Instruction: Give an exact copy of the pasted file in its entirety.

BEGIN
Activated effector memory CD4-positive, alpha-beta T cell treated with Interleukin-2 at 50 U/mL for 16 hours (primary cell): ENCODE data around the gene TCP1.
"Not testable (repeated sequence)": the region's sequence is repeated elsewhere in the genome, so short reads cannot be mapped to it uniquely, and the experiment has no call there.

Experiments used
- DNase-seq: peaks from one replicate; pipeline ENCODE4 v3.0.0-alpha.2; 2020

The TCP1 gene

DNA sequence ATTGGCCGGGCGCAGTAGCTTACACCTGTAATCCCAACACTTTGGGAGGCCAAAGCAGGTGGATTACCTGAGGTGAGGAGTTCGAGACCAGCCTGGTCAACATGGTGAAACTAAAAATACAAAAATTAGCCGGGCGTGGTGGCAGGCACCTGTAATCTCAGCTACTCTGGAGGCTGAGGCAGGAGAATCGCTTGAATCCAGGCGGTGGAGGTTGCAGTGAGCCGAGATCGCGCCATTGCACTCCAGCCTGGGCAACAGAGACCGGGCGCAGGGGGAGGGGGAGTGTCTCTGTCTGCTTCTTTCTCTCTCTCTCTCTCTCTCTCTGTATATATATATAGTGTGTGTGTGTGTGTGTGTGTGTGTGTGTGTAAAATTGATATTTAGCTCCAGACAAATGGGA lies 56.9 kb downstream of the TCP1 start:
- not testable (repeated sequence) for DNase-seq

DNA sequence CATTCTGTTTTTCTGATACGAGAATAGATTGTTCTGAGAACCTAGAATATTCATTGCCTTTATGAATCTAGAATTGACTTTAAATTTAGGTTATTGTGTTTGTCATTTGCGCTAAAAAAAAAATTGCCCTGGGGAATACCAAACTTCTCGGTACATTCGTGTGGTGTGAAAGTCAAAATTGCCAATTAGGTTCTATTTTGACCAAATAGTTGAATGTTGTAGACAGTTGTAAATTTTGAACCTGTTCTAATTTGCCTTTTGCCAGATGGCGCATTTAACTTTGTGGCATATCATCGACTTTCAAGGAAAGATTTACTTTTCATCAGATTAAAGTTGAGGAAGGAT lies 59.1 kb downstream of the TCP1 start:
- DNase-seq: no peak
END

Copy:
Activated effector memory CD4-positive, alpha-beta T cell treated with Interleukin-2 at 50 U/mL for 16 hours (primary cell): ENCODE data around the gene TCP1.
"Not testable (repeated sequence)": the region's sequence is repeated elsewhere in the genome, so short reads cannot be mapped to it uniquely, and the experiment has no call there.

Experiments used
- DNase-seq: peaks from one replicate; pipeline ENCODE4 v3.0.0-alpha.2; 2020

The TCP1 gene

DNA sequence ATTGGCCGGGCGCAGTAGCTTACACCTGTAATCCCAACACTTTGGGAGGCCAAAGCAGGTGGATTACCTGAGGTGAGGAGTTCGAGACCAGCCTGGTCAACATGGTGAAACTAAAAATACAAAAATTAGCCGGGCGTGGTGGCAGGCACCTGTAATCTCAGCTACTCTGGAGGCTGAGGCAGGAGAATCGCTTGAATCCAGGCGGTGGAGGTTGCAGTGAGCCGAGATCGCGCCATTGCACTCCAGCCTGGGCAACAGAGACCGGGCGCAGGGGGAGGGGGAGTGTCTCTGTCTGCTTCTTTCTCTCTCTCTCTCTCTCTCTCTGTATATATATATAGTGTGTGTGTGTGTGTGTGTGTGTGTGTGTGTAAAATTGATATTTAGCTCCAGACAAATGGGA lies 56.9 kb downstream of the TCP1 start:
- not testable (repeated sequence) for DNase-seq

DNA sequence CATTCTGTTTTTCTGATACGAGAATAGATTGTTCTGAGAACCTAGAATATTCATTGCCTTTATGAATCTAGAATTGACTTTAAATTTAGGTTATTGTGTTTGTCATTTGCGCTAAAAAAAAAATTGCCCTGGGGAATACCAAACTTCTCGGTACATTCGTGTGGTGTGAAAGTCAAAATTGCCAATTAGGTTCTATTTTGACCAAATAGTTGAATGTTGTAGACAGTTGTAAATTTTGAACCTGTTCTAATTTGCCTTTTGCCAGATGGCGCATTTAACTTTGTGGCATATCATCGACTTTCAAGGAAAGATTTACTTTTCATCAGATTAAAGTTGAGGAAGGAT lies 59.1 kb downstream of the TCP1 start:
- DNase-seq: no peak